An error on Kodak's UK website has cost it roughly £1m, after it priced a digital camera normally costing £330 at £100 – and was taken up on it by more than 5,000 people.
Yesterday the company finally agreed to sell the cameras to the people who had rushed to the website on 5 January before Kodak discovered the oversight. It had been arguing that there was no "contract of sale" but was critically undermined by an automated e-mail which it had sent out when the orders were placed, confirming the model and the price that the person had asked to buy it at.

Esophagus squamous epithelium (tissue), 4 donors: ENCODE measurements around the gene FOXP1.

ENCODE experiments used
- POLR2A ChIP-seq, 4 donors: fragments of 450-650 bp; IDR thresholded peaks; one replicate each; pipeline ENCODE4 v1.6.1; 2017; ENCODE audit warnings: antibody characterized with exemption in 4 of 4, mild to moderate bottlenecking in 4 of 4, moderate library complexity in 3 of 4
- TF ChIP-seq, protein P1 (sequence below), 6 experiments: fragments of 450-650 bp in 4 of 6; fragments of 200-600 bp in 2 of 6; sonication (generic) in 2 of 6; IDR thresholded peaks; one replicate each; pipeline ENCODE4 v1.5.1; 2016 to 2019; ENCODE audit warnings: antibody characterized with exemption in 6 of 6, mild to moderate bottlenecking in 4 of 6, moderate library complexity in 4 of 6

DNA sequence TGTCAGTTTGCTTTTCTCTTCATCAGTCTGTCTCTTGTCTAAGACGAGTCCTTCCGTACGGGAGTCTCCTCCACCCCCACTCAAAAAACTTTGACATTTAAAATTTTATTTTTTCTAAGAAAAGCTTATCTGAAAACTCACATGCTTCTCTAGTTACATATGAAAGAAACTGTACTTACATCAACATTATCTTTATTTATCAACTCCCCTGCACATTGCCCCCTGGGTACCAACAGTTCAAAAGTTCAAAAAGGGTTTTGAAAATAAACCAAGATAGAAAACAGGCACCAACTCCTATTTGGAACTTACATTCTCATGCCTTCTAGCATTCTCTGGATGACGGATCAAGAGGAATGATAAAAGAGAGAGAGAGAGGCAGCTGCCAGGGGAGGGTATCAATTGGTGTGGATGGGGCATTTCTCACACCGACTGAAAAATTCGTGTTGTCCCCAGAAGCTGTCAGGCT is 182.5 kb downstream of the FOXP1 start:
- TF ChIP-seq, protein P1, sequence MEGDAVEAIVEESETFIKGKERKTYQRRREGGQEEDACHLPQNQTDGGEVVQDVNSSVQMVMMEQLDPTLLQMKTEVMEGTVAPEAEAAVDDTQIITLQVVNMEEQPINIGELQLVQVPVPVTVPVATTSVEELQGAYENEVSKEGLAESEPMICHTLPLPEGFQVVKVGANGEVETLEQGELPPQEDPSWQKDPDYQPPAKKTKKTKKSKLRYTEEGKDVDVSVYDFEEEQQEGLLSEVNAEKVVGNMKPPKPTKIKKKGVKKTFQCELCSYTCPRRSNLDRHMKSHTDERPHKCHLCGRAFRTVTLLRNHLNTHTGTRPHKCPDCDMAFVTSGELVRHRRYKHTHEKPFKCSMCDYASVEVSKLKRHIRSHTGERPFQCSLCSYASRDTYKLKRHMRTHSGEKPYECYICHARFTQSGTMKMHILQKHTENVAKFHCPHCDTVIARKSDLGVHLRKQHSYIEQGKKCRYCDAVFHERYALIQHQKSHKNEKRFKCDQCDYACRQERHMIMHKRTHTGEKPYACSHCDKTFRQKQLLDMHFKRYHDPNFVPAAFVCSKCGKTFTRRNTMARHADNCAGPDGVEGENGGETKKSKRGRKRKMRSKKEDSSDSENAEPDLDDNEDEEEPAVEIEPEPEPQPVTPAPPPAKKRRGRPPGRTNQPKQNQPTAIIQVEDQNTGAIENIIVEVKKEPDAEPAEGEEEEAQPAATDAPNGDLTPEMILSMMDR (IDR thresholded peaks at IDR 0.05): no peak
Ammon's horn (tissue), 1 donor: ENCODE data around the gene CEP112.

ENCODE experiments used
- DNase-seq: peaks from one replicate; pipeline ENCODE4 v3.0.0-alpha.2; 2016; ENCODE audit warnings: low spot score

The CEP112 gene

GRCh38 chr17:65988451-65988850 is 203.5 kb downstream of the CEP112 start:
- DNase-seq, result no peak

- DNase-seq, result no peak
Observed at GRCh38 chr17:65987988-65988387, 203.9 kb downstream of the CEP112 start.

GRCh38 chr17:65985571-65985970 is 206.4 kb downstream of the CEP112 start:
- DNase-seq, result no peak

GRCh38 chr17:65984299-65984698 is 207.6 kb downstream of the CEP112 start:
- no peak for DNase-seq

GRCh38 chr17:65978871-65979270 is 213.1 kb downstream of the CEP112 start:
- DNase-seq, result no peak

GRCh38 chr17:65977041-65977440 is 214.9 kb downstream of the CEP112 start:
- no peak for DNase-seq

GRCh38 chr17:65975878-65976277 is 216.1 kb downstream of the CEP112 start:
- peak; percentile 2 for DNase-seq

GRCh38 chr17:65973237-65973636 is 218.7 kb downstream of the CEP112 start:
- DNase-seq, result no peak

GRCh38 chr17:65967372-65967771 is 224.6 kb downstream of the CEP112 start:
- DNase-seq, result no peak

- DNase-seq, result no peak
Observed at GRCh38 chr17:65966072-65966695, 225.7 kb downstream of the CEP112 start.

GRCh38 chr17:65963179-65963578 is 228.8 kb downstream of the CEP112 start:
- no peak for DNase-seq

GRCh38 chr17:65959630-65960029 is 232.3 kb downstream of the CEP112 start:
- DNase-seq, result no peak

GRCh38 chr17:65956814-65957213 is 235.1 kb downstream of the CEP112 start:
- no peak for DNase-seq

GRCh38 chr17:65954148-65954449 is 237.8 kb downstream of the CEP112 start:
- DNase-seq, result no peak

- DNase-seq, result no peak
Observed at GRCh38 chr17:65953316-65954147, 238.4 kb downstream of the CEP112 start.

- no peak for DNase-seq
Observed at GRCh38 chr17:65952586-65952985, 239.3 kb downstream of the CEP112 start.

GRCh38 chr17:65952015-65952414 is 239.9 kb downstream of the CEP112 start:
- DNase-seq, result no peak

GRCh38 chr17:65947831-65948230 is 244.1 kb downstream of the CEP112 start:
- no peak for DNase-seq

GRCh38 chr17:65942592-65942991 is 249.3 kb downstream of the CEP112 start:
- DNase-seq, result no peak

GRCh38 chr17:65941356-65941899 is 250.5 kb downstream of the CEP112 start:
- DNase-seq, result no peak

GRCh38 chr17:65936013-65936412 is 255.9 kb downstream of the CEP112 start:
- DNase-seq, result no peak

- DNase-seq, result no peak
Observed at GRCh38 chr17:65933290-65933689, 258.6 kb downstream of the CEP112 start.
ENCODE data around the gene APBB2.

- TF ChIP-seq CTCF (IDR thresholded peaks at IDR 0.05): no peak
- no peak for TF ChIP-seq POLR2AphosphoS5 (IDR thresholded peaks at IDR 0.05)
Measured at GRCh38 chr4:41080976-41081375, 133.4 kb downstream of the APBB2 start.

That e-mail, which would-be buyers were told to keep as a form of warranty advice, essentially formed the seller's side of the contract, and so locked Kodak into selling the cameras at the price advertised.
Michael Archer, a lawyer with Beale & Company, who led the legal fight against Kodak, said: "This is very pleasing and very sensible." Alan Stevens, of the Consumers' Association, said: "We're pleased to see that they have finally honoured their obligation – although not without a great deal of arm-twisting [from legal and media pressure]."Reuse content